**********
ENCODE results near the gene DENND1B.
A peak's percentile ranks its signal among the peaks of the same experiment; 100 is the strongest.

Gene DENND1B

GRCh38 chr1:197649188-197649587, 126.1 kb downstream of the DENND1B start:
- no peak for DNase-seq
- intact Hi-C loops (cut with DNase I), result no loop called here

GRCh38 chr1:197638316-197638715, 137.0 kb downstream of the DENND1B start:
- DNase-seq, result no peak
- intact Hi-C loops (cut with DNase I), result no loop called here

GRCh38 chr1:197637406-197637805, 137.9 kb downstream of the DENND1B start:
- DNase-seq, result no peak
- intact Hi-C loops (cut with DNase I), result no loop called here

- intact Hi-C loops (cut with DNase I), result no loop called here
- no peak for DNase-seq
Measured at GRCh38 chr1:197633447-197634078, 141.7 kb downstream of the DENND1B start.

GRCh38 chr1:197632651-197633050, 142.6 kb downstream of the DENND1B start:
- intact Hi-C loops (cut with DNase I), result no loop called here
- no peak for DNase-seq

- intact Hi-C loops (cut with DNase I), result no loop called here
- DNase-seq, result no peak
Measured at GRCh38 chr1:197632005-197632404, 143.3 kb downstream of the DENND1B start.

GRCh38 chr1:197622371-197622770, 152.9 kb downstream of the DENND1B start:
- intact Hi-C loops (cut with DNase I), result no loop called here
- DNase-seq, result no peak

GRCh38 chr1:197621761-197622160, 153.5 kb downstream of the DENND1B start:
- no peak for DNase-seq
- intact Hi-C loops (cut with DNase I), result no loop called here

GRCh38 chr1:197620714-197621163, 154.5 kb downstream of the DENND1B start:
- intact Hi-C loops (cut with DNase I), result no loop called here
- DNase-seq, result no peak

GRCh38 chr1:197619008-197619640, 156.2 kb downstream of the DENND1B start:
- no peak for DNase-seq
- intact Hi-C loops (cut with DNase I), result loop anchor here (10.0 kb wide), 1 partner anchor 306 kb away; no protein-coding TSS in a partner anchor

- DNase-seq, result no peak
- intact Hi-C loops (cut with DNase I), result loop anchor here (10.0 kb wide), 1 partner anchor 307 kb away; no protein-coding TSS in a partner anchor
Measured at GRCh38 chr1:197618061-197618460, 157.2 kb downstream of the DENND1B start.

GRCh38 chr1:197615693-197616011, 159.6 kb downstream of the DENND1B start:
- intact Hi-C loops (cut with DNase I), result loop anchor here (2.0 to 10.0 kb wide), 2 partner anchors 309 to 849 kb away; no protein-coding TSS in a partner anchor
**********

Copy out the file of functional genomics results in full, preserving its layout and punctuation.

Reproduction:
ENCODE results near the gene DENND1B.
A peak's percentile ranks its signal among the peaks of the same experiment; 100 is the strongest.

Gene DENND1B

GRCh38 chr1:197649188-197649587, 126.1 kb downstream of the DENND1B start:
- no peak for DNase-seq
- intact Hi-C loops (cut with DNase I), result no loop called here

GRCh38 chr1:197638316-197638715, 137.0 kb downstream of the DENND1B start:
- DNase-seq, result no peak
- intact Hi-C loops (cut with DNase I), result no loop called here

GRCh38 chr1:197637406-197637805, 137.9 kb downstream of the DENND1B start:
- DNase-seq, result no peak
- intact Hi-C loops (cut with DNase I), result no loop called here

- intact Hi-C loops (cut with DNase I), result no loop called here
- no peak for DNase-seq
Measured at GRCh38 chr1:197633447-197634078, 141.7 kb downstream of the DENND1B start.

GRCh38 chr1:197632651-197633050, 142.6 kb downstream of the DENND1B start:
- intact Hi-C loops (cut with DNase I), result no loop called here
- no peak for DNase-seq

- intact Hi-C loops (cut with DNase I), result no loop called here
- DNase-seq, result no peak
Measured at GRCh38 chr1:197632005-197632404, 143.3 kb downstream of the DENND1B start.

GRCh38 chr1:197622371-197622770, 152.9 kb downstream of the DENND1B start:
- intact Hi-C loops (cut with DNase I), result no loop called here
- DNase-seq, result no peak

GRCh38 chr1:197621761-197622160, 153.5 kb downstream of the DENND1B start:
- no peak for DNase-seq
- intact Hi-C loops (cut with DNase I), result no loop called here

GRCh38 chr1:197620714-197621163, 154.5 kb downstream of the DENND1B start:
- intact Hi-C loops (cut with DNase I), result no loop called here
- DNase-seq, result no peak

GRCh38 chr1:197619008-197619640, 156.2 kb downstream of the DENND1B start:
- no peak for DNase-seq
- intact Hi-C loops (cut with DNase I), result loop anchor here (10.0 kb wide), 1 partner anchor 306 kb away; no protein-coding TSS in a partner anchor

- DNase-seq, result no peak
- intact Hi-C loops (cut with DNase I), result loop anchor here (10.0 kb wide), 1 partner anchor 307 kb away; no protein-coding TSS in a partner anchor
Measured at GRCh38 chr1:197618061-197618460, 157.2 kb downstream of the DENND1B start.

GRCh38 chr1:197615693-197616011, 159.6 kb downstream of the DENND1B start:
- intact Hi-C loops (cut with DNase I), result loop anchor here (2.0 to 10.0 kb wide), 2 partner anchors 309 to 849 kb away; no protein-coding TSS in a partner anchor